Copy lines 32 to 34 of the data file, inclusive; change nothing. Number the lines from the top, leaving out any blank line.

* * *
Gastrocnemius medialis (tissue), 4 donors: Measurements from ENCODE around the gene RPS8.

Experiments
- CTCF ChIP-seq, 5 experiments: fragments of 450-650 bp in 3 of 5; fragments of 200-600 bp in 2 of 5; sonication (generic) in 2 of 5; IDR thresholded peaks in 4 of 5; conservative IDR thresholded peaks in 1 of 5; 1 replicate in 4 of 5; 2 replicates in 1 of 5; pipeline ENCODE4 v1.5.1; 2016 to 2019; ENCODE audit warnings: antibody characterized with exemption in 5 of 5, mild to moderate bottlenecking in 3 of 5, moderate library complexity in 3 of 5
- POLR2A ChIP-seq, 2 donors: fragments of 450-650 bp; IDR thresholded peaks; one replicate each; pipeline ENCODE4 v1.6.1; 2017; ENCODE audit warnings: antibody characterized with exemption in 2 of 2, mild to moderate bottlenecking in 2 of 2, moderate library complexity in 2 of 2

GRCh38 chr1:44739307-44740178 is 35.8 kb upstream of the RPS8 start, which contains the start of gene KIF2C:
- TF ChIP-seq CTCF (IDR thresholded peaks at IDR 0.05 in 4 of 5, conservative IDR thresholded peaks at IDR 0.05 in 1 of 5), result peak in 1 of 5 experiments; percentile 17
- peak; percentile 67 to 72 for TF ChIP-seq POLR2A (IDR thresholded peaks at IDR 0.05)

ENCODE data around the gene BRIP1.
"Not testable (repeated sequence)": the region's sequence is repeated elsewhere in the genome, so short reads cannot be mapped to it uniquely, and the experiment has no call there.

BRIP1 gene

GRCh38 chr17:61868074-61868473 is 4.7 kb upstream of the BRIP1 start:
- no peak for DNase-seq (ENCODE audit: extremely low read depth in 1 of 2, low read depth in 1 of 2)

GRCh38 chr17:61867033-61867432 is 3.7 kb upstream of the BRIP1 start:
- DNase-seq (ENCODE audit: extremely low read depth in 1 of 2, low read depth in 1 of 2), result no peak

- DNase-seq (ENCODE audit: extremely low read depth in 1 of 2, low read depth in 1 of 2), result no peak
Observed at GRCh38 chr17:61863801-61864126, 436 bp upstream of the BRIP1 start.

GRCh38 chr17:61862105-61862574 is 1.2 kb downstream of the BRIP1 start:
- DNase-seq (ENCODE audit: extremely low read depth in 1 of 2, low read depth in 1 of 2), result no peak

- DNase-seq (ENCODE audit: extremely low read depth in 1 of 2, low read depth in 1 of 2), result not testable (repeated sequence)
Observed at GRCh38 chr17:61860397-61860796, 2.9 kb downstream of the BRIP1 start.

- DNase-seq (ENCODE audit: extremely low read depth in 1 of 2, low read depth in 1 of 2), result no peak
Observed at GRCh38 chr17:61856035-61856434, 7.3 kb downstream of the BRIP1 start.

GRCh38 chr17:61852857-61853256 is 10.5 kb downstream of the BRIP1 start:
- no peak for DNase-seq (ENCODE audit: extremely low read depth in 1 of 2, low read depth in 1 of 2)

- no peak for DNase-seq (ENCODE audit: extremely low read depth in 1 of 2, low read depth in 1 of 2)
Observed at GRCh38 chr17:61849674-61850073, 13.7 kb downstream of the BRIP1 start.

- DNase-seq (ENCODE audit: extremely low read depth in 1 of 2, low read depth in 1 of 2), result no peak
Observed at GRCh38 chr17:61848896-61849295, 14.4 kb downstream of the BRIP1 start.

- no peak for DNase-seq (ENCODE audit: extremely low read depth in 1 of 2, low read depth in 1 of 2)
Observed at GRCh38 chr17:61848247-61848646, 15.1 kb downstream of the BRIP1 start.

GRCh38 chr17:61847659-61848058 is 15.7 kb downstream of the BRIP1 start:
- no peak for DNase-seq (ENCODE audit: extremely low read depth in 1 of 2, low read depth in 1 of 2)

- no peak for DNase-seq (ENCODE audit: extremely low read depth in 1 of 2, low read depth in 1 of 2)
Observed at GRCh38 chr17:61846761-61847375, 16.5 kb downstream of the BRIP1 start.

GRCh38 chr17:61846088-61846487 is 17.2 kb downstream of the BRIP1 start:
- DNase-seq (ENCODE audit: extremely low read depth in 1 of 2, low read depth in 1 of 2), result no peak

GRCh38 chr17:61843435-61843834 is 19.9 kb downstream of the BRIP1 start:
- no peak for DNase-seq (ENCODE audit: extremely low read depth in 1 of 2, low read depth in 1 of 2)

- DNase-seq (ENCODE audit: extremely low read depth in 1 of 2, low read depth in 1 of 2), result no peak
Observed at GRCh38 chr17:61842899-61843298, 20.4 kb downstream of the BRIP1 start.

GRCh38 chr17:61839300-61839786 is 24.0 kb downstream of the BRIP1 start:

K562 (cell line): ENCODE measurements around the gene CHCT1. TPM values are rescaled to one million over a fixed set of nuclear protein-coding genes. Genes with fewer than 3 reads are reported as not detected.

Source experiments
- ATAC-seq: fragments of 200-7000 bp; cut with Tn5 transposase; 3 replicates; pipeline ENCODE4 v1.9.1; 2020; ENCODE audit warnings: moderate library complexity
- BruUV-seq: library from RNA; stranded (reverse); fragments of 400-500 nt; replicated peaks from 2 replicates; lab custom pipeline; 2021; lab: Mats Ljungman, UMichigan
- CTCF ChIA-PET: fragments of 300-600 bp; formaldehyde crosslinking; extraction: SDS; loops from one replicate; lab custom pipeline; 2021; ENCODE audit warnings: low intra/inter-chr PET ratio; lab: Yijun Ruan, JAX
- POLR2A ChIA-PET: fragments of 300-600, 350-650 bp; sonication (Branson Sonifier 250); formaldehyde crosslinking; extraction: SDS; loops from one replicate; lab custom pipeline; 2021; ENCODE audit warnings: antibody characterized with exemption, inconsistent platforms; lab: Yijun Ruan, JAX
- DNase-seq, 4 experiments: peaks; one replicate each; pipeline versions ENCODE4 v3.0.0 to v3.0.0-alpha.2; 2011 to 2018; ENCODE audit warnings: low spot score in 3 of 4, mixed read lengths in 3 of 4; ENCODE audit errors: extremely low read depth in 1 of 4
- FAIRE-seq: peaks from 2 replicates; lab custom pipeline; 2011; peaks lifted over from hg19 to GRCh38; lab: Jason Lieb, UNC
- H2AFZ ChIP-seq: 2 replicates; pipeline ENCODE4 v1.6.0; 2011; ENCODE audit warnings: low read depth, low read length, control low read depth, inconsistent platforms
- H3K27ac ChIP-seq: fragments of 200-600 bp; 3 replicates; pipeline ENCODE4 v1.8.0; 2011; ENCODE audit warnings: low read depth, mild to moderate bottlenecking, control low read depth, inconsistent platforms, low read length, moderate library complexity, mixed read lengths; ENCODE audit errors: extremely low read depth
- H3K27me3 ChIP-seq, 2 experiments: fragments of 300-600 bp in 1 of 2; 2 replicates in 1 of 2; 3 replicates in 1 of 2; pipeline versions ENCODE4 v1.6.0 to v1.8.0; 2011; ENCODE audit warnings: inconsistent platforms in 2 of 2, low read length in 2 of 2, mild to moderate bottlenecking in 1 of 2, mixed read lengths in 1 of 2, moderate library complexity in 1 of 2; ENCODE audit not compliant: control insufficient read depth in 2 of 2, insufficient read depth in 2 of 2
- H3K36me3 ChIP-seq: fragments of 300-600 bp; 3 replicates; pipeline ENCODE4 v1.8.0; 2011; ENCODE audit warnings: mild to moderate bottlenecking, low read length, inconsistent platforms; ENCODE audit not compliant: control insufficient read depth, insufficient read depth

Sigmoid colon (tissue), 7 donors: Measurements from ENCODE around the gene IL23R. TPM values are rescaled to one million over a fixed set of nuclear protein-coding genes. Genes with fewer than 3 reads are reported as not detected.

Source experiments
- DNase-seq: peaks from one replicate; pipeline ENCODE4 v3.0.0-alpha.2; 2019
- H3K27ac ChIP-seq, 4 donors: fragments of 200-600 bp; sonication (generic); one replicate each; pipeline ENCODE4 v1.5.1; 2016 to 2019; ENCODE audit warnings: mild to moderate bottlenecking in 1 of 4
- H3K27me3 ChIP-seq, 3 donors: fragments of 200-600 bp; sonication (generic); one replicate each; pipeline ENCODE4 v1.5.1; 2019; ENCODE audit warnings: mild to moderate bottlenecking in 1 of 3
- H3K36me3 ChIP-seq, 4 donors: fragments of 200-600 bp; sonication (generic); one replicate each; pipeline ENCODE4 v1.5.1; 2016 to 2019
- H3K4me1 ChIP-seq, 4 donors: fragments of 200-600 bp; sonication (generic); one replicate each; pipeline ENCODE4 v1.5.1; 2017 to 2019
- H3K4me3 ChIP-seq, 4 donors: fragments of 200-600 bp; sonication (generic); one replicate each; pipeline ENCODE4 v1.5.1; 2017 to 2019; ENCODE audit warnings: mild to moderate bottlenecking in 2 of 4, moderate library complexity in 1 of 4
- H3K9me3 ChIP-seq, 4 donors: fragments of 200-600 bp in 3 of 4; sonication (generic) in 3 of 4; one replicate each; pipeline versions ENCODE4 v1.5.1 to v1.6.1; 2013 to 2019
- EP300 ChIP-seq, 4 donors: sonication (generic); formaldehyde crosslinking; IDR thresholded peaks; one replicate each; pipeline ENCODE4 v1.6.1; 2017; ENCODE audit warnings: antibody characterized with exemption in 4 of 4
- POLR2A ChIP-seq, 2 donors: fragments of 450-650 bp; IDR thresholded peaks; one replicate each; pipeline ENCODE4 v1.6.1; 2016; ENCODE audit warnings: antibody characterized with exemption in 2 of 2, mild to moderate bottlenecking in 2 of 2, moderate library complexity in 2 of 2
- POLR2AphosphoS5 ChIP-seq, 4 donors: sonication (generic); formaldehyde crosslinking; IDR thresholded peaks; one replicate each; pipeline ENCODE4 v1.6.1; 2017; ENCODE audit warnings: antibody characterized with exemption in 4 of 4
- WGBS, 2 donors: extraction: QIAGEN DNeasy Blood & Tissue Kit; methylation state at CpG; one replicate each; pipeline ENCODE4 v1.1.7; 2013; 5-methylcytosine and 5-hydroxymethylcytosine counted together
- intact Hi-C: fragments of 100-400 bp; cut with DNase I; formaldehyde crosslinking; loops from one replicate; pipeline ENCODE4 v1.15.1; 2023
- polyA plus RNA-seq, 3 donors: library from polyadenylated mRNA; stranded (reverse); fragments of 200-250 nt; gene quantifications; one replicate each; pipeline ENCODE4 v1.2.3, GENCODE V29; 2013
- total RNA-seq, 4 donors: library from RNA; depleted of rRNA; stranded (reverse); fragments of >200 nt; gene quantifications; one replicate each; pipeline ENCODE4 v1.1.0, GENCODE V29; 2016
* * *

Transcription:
- no peak for DNase-seq (ENCODE audit: extremely low read depth in 1 of 2, low read depth in 1 of 2)

- no peak for DNase-seq (ENCODE audit: extremely low read depth in 1 of 2, low read depth in 1 of 2)
Observed at GRCh38 chr17:61846761-61847375, 16.5 kb downstream of the BRIP1 start.